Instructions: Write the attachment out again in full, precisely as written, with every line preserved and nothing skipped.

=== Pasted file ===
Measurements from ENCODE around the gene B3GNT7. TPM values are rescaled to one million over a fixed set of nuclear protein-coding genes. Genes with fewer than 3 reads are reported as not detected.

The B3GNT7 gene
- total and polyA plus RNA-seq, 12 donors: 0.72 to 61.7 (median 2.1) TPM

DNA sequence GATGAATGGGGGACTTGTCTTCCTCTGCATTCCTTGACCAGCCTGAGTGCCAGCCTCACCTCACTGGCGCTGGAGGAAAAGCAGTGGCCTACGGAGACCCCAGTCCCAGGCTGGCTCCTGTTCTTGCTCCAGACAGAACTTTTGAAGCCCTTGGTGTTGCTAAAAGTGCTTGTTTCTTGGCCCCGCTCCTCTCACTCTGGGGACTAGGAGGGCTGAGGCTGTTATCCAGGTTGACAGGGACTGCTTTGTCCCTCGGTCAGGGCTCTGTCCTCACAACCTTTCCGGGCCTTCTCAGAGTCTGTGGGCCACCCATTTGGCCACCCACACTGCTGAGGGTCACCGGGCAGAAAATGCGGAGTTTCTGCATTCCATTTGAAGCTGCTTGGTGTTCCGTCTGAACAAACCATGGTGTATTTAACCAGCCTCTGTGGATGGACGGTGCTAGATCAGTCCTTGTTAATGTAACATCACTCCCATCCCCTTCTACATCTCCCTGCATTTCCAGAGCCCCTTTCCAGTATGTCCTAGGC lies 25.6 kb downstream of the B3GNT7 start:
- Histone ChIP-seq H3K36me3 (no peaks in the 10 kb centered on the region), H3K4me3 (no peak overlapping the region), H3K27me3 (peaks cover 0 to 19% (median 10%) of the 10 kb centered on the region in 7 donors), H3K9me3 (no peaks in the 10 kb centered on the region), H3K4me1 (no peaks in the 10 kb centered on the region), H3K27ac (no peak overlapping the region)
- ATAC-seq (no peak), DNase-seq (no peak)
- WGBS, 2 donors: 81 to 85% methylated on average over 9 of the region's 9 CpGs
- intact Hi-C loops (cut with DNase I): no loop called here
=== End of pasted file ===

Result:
Measurements from ENCODE around the gene B3GNT7. TPM values are rescaled to one million over a fixed set of nuclear protein-coding genes. Genes with fewer than 3 reads are reported as not detected.

The B3GNT7 gene
- total and polyA plus RNA-seq, 12 donors: 0.72 to 61.7 (median 2.1) TPM

DNA sequence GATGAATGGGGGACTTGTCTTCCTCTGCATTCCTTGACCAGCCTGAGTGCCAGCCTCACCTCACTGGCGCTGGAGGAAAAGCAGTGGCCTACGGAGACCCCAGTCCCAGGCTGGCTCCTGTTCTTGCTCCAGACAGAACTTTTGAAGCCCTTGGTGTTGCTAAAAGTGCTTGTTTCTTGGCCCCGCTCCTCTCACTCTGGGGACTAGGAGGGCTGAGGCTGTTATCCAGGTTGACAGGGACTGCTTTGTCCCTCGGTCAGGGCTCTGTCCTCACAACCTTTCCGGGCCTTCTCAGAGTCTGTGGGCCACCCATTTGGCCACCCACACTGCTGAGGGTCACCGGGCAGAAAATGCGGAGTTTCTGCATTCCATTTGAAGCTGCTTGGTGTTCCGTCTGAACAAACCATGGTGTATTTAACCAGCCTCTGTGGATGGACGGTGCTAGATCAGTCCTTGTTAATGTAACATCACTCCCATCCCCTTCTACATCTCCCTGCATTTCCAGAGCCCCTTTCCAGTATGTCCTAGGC lies 25.6 kb downstream of the B3GNT7 start:
- Histone ChIP-seq H3K36me3 (no peaks in the 10 kb centered on the region), H3K4me3 (no peak overlapping the region), H3K27me3 (peaks cover 0 to 19% (median 10%) of the 10 kb centered on the region in 7 donors), H3K9me3 (no peaks in the 10 kb centered on the region), H3K4me1 (no peaks in the 10 kb centered on the region), H3K27ac (no peak overlapping the region)
- ATAC-seq (no peak), DNase-seq (no peak)
- WGBS, 2 donors: 81 to 85% methylated on average over 9 of the region's 9 CpGs
- intact Hi-C loops (cut with DNase I): no loop called here